Mexico suffered yesterday what has been called a “terrorist act” carried out by a Bolivian fanatic, involving the hijacking of an airliner, bomb threats and no physical violence whatsoever. No hostages were harmed and no shots were fired.
Allegedly, the Bolivian hijacker was unarmed and acted under the belief his accomplices were “the Son and the Holy spirit”.
Although some Mexican nationals (keen on conspiracy theories) don’t buy the story and think this plot was crafted by the government to divert attention from increase of taxes and changes in the President’s team announced earlier this week, the official position is “a rather sensitive situation was handled smoothly by the security forces”.
September 10th, 2009
(Images by yahoo)
Here’s the whole story, published by yahoo.co.uk:
Priest on ‘divine mission’ hijacks Mexican plane
2 hours 12 mins ago
A Protestant priest who hijacked a Mexican plane mid-air with 104 people on board, triggering a brief airport drama, claimed he was on a divine mission, officials said.
Bible-carrying Jose Mar Flores Pereira, 44, was said by Mexican officials to have hijacked the Aeromexico Boeing 737 after it left from the popular tourist resort of Cancun on a flight to the capital.
All the passengers — most of whom had no idea they had allegedly been taken hostage — were safely evacuated in Mexico City as security forces swarmed the capital’s international airport within minutes of the plane landing.
The airline said it was originally alerted to the situation after it “received a bomb threat while in flight,” according to a statement.
The initial media reports involving multiple hijackers carrying explosives were later denied by Transport Secretary Juan Francisco Molinar Horcasitas, who confirmed there was no bomb found on the plane.
While Flores Pereira acted alone, Mexican officials said they originally arrested five other people following the alleged hijacker’s indication he was acting with accomplices, referring to “himself (the Father), the Son and the Holy Spirit.”
After being taken into custody Flores Pereira told authorities he had wanted to protect the country after he “had a revelation that Mexico was facing a great danger, and was threatened by an earthquake,” public security official Genaro Garcia Luna told reporters.
The priest, brought out for questioning by the media, told reporters his act was linked to Wednesday’s date — September 9, 2009 — because the numbers 9/9/9 were the opposite of 6/6/6 the numbers associated with the AntiChrist.
Flores Pereira had demanded to fly over the airport “seven times” and to speak with President Felipe Calderon, Garcia Luna said.
Calderon canceled his afternoon meetings to head to the sprawling airport.
The alleged hijacker was also said to be a former prisoner and drug addict from Bolivia, who has lived in Mexico for 17 years.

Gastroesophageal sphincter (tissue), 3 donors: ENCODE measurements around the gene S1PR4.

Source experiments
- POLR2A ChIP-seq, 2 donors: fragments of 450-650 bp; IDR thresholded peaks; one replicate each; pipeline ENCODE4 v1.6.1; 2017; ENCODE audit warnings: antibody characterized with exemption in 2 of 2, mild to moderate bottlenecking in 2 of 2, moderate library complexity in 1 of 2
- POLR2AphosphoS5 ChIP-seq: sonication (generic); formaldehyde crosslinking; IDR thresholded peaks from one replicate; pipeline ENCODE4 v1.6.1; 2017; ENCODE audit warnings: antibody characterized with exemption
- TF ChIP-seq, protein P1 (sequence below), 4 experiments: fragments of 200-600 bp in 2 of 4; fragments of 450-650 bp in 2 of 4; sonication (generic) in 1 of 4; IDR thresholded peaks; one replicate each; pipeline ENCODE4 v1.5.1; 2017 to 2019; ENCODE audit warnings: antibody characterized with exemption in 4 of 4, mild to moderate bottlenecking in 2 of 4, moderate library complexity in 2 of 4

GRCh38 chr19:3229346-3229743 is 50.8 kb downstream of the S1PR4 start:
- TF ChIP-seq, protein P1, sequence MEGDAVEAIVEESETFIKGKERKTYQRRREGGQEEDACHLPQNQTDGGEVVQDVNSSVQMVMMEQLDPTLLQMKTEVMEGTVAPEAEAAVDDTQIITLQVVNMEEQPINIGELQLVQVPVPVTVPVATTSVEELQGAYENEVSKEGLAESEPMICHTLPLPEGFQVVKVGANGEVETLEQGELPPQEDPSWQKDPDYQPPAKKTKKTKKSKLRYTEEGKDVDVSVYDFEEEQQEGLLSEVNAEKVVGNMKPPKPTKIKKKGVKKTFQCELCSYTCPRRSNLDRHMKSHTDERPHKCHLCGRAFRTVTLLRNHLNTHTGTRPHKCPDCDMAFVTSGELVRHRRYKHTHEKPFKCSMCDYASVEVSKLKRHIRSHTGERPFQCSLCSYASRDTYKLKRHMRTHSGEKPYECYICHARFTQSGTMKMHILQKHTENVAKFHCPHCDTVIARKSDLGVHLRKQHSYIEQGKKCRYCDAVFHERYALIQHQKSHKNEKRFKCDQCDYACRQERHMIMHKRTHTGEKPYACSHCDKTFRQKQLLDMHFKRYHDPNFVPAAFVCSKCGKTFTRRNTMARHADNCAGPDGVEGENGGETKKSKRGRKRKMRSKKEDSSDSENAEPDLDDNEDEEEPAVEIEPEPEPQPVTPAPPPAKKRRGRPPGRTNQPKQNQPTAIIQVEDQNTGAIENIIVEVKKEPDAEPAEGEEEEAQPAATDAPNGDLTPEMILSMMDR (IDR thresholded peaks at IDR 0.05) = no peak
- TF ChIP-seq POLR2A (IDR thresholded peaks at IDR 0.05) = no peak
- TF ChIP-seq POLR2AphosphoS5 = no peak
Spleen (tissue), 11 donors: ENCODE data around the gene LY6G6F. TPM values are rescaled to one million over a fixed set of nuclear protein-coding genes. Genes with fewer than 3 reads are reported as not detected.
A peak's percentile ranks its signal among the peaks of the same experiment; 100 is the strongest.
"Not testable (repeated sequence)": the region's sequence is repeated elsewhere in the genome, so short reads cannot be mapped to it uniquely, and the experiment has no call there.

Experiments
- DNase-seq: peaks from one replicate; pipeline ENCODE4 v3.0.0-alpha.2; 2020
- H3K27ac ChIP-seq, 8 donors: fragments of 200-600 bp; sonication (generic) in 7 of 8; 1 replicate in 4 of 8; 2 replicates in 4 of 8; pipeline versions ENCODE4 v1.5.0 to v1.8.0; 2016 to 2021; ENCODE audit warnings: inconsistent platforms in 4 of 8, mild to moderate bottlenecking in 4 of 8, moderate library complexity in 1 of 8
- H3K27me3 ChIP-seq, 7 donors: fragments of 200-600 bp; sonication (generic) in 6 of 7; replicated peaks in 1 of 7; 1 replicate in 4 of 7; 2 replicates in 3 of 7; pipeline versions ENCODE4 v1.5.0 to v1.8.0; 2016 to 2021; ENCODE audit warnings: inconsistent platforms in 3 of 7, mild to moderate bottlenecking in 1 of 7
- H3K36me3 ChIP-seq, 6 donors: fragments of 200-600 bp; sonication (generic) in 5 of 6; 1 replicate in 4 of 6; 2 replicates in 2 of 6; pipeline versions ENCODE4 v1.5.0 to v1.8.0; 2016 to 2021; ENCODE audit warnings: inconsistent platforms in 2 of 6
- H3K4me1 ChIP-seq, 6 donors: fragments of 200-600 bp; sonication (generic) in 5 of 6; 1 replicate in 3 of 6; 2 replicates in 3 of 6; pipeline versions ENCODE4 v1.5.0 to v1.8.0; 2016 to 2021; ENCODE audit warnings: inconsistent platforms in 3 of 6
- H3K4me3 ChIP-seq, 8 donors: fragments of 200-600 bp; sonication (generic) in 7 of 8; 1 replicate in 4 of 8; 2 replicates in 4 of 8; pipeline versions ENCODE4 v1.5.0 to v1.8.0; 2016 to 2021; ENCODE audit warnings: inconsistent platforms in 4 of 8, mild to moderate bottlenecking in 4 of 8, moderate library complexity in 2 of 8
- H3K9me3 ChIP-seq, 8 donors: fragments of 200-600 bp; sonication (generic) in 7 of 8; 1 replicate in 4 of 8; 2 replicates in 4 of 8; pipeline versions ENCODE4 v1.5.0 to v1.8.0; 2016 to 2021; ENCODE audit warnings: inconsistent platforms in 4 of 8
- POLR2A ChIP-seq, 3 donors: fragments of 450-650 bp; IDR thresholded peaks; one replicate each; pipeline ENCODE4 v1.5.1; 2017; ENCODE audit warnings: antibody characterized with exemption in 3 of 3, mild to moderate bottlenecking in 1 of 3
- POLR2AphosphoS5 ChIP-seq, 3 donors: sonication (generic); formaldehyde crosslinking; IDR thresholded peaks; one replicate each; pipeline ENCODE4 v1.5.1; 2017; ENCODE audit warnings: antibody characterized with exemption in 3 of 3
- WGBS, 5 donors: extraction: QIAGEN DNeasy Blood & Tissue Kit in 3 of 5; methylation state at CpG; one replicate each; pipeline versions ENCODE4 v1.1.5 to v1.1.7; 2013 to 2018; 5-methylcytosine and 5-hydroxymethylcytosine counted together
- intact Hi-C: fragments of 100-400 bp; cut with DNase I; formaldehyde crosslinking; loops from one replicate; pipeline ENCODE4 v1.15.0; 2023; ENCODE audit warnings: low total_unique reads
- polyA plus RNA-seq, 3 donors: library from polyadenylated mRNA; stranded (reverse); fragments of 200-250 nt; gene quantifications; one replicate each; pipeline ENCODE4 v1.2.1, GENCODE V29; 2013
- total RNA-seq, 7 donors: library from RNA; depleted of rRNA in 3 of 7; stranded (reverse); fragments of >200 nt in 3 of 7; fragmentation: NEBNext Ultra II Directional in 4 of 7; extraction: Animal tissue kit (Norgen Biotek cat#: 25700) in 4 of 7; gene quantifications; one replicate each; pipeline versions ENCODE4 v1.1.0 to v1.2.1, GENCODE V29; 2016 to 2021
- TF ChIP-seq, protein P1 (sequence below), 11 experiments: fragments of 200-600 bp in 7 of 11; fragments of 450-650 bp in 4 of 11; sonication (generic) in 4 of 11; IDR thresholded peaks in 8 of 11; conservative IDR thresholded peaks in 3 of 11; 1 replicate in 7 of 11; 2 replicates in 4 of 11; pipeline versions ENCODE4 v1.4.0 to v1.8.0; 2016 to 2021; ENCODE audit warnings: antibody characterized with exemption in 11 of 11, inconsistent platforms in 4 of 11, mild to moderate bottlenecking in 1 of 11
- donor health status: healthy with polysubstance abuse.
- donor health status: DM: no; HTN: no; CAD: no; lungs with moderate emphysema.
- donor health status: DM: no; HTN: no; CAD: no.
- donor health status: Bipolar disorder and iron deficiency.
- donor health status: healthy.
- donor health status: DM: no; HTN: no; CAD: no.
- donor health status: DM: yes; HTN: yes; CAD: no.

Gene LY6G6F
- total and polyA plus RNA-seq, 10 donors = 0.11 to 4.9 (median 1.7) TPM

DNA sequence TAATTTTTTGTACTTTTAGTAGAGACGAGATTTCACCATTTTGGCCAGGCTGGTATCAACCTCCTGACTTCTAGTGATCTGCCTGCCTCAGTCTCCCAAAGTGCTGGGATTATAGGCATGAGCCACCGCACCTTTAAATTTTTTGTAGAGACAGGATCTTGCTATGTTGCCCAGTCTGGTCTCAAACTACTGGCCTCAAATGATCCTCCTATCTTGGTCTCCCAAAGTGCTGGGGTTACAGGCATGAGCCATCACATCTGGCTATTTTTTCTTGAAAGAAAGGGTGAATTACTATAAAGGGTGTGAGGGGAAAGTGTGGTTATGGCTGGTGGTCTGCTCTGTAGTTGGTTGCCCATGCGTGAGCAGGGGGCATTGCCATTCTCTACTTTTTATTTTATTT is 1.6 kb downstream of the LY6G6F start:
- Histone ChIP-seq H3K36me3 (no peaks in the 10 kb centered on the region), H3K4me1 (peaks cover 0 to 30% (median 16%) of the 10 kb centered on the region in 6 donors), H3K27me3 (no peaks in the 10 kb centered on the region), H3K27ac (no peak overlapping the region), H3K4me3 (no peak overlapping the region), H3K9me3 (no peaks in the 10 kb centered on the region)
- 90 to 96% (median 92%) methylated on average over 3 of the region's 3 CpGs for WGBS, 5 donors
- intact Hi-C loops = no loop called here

Sources in La Paz confirmed Flores Pereira was of Bolivian nationality, and recounted that Mexican authorities had said he “apparently suffers some sort of mental disorder.”
Thirty foreigners were among the passengers, according to diplomatic sources: 18 Americans, five Canadians, three French, three Bolivians, two Spaniards and a German.
“We only learned about it when we landed and we informed by the crew over the radio that we had been hijacked,” said passenger Rodrigo Padilla. “Everything was very quiet, there were no guns, no shots were fired.”
In less than an hour, the drama had been brought to an end.
“We intervened in this crisis and all the passengers were taken to safety. The security forces are now carrying out the necessary investigations,” Horcasitas said.
None of the hijackers had been able to enter the plane’s cockpit during the flight, neither “were they able to compromise the aircraft’s safety,” he added.
The US State Department said it was checking to see if any Americans were on board the hijacked flight and was seeking to obtain the manifest.
Television images showed chaotic scenes as the passengers, most dressed in shorts and T-shirts, descended from the plane, some carrying young children and clutching bags.
They were briefly made to sit on the tarmac by security forces, before being led away. The last to leave the plane was the captain, who had negotiated the release of the passengers with a woman air controller.
It was the first time the airline had suffered a hijacking since 1972, when leftist guerrillas seized one of its planes demanding the release of some of their fellow rebels. The release of the passengers was negotiated.
The last hijacking in the region was in April in Jamaica, when an armed man took over a CanJet Boeing 737 due to fly from Montego Bay to Cuba. All 182 people on board were rescued unharmed when Jamaican police stormed the plane.